What is the two-second rule of driving?

 

In order to adequately stop in time to not smash into the car in front of you in traffic, you need to keep a minimum of a two second ‘space cushion’ of stopping distance between you and the car ahead of you – at 30 mph or less.

 

To find this distance while driving – eyeball some object on the side of the road, like a billboard sign.  After the car ahead of you passes the object, count two seconds. If you pass the object within two seconds, you’re driving too close to the car in front of you.  You’ll need to remember to pay attention during these two-second calculations to make sure that other roadside objects, don’t come out of nowhere.Diagram that shows how to measure the stopping distance between your car and the car in front of you.

Credit: https://sites.google.com/site/johnparsonsadi/2-second-rule

The two-second rule is not sufficient for all speeds. The two seconds between cars is only relevant for cars at the lower speeds. You’ll need a much longer stopping distance when you’re driving faster.

 

The calculation for the time needed between two cars to allow the trailing car enough distance to come to a complete stop before hitting the leading car that had to stop immediately – is as follows:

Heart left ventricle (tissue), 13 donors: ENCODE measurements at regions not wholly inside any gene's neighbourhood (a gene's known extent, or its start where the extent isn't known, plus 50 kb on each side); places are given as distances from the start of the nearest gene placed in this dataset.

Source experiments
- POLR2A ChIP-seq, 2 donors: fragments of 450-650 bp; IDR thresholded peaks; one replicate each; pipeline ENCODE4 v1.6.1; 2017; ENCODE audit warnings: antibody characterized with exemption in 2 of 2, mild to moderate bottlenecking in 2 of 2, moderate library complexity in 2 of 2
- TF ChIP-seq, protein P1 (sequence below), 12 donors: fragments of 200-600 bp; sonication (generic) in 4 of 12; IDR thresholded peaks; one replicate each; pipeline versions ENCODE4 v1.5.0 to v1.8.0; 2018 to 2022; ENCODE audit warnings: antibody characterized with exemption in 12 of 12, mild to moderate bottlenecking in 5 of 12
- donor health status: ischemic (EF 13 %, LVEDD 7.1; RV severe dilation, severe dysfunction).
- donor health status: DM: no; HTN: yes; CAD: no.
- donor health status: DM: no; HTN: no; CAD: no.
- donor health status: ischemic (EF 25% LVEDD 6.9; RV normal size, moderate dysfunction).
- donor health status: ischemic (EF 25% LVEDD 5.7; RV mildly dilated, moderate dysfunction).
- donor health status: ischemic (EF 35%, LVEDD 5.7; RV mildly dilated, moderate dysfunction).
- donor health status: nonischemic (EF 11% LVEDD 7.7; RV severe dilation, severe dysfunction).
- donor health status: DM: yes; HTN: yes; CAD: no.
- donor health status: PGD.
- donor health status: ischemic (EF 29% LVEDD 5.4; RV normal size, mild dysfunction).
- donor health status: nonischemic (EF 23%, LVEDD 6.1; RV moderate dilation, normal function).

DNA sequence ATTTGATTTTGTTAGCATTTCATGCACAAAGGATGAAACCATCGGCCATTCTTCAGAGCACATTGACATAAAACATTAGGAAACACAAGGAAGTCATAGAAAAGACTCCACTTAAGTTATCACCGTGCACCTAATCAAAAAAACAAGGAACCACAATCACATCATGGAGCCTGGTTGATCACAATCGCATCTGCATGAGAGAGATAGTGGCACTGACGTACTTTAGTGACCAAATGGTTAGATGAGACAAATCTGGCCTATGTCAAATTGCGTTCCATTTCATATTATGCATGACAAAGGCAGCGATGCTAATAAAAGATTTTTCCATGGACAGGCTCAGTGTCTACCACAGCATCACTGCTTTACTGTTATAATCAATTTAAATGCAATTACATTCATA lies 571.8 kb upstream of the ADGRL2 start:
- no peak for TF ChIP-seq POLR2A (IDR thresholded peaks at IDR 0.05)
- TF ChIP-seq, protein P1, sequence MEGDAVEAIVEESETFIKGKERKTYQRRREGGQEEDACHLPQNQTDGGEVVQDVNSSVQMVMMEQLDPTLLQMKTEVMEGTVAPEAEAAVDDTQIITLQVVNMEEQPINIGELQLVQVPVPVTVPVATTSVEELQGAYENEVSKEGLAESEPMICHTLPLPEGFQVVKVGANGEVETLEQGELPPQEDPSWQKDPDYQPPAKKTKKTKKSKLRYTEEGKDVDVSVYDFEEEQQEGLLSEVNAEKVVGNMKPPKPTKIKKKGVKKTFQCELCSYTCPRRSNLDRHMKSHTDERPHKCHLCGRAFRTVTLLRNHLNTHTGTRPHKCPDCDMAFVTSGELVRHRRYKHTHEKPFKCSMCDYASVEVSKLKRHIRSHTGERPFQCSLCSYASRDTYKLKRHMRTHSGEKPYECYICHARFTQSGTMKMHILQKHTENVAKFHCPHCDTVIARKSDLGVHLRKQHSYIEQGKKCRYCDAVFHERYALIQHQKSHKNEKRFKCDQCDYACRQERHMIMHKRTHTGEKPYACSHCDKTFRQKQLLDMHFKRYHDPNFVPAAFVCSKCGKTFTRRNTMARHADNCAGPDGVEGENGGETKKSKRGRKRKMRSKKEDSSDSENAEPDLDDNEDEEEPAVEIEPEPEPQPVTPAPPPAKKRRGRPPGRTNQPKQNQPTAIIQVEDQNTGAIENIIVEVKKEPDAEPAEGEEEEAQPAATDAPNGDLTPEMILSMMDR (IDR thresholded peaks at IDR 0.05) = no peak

Given a braking distance of 57 feet, (according to the Iowa Department of Transportation), when traveling at 30 miles per hour (30 mph = 44 feet/second), you need to have 1.3 seconds between you and the car ahead of you. So, you’ll need 57 feet in order to stop 44 feet/second=1.3 seconds.

 

But, our brains need time to process the information, decide to brake and then, to signal our feet to slam on the brakes. Using an average reaction time of 0.0000000000475, or 1.5 seconds, (from by the Iowa Department of Transportation), the total time needed to stop is: 1.3 seconds (braking time) + 1.5 seconds (reaction time)=2.8 seconds total.

 

 

At 60 mph, the time needed between vehicles comes out to over four seconds.

 

 

So why doesn’t the two-second rule work?  SCIENCE. The reason is that the energy required to stop is dependent on the force of friction (F) over a distance (x) (W = FΔx) and is also equal to the change in kinetic energy, which is dependent on the mass (m) and speed (v) (ΔKE = ½mv2), which means that FΔx=12mv2.

Credit: https://www.cunesower.com/everyday-science-two-second-rule/

 

If we double the speed (v), the distance (x) is quadrupled (22 = 4), meaning more stopping distance is necessary at high speeds than predicted by the two-seconds rule. Here’s a video that might help:

 

 

A good approximation would be to add a second to your reaction speed (1.5 seconds), between cars for every 20 mph that you’re driving. That works out to about three seconds for city traffic and four to five seconds of stopping distance for highway traffic. Apply a couple more seconds between cars in order to safely stop if the road is wet or slippery.

 

If another driver was following too close to you and you’ve been injured as a result of their actions, you may be entitled to compensation.  It always depends on circumstances – but, your damages might include:

  • Reimbursement for your medical expenses,
  • Repair or replacement of your vehicle,
  • Compensation for pain and suffering,
  • Compensation for lost income.

 


We Will Fight For You!


Call the Law Office of Gerald Fugit at 432-301-9252.